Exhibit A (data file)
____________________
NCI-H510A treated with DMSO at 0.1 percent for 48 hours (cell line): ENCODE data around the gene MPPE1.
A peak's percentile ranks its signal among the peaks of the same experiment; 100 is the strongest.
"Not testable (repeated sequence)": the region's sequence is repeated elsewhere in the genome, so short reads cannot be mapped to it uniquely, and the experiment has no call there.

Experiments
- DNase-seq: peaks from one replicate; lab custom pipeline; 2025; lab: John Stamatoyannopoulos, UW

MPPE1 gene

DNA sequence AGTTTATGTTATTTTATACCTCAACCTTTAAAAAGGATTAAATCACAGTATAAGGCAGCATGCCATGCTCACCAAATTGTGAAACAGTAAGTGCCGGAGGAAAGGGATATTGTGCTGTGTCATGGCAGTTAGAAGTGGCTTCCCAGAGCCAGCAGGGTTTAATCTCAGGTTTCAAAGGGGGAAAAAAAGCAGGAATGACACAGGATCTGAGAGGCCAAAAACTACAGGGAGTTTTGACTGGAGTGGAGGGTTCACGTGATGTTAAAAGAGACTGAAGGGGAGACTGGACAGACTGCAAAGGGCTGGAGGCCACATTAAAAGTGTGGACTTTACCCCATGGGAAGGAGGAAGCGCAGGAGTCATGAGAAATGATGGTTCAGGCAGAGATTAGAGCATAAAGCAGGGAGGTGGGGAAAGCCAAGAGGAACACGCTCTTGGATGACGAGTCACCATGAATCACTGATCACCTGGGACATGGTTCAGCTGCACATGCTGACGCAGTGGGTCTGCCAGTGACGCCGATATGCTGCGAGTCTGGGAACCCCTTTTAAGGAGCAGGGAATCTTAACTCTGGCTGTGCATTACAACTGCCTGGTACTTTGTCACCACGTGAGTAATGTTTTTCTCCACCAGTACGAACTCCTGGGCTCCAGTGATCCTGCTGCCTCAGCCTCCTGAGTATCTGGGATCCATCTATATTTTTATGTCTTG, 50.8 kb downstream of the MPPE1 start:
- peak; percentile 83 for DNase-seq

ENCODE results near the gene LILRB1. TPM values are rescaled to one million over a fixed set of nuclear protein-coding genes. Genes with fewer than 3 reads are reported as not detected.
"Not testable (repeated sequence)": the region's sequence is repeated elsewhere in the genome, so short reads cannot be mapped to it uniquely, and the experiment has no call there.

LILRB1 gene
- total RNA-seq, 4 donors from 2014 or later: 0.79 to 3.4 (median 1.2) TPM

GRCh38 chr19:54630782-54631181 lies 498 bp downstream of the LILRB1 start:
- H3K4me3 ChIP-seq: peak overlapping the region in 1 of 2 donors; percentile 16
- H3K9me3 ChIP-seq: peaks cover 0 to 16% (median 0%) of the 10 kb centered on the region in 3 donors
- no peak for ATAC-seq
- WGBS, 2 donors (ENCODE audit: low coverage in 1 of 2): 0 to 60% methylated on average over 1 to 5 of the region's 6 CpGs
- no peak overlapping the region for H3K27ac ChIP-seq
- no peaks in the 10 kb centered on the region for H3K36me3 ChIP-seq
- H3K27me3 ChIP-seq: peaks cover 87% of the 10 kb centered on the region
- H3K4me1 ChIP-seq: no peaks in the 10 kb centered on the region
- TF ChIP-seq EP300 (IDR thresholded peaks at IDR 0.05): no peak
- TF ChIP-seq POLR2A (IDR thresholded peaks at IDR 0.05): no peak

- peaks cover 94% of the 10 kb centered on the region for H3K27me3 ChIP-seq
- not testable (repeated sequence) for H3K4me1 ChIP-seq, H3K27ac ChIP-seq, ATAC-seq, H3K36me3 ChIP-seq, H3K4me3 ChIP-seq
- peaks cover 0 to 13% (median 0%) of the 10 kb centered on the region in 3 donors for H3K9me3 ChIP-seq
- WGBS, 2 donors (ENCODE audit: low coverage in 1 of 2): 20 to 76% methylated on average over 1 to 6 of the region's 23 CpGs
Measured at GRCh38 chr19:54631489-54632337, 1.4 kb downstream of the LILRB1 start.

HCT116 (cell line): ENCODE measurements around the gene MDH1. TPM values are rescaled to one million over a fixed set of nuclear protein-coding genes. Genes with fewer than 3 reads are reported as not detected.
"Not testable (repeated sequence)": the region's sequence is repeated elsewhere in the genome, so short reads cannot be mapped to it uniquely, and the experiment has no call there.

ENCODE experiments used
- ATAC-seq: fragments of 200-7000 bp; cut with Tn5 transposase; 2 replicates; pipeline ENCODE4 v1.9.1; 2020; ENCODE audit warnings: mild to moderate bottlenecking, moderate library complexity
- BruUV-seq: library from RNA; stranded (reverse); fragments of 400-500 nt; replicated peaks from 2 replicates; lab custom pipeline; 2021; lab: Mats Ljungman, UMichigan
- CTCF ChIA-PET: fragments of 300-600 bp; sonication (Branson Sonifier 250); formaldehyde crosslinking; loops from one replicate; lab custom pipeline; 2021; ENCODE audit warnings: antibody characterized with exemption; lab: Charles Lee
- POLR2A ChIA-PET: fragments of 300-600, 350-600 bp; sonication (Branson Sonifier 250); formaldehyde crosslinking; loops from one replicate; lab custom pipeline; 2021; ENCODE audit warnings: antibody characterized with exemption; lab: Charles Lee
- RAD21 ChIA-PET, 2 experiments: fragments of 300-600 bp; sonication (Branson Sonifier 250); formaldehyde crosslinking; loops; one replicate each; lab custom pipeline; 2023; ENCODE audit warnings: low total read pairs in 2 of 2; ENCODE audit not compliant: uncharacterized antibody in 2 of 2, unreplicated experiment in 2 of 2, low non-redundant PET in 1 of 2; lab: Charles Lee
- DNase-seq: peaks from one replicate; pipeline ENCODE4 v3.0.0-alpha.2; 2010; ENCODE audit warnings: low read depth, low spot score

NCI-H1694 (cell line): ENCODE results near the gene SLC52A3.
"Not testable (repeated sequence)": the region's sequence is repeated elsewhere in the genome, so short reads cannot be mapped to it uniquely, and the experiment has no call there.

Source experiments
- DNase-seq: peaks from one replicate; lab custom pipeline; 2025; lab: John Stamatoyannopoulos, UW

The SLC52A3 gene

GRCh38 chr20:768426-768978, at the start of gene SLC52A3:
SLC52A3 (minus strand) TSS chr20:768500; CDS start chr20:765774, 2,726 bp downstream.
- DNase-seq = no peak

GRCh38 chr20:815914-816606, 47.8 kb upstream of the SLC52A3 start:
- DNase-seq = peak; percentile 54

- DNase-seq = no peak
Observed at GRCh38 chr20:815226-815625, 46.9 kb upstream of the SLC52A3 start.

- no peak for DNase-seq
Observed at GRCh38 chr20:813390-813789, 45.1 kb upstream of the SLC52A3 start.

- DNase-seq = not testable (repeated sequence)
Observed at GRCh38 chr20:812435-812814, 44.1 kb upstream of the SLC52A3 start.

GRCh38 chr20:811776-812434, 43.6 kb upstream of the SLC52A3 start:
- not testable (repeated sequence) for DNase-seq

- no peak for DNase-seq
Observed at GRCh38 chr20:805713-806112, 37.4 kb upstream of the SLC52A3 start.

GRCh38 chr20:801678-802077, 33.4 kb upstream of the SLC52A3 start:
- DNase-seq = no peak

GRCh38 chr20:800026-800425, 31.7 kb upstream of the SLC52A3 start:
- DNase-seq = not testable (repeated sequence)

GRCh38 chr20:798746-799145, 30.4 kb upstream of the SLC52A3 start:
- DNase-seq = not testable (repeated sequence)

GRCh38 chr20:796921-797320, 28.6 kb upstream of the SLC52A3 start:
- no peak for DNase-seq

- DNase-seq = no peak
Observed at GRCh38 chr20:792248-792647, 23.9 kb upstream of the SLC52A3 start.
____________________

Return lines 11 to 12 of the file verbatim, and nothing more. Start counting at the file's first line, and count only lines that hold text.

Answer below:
LILRB1 gene
- total RNA-seq, 4 donors from 2014 or later: 0.79 to 3.4 (median 1.2) TPM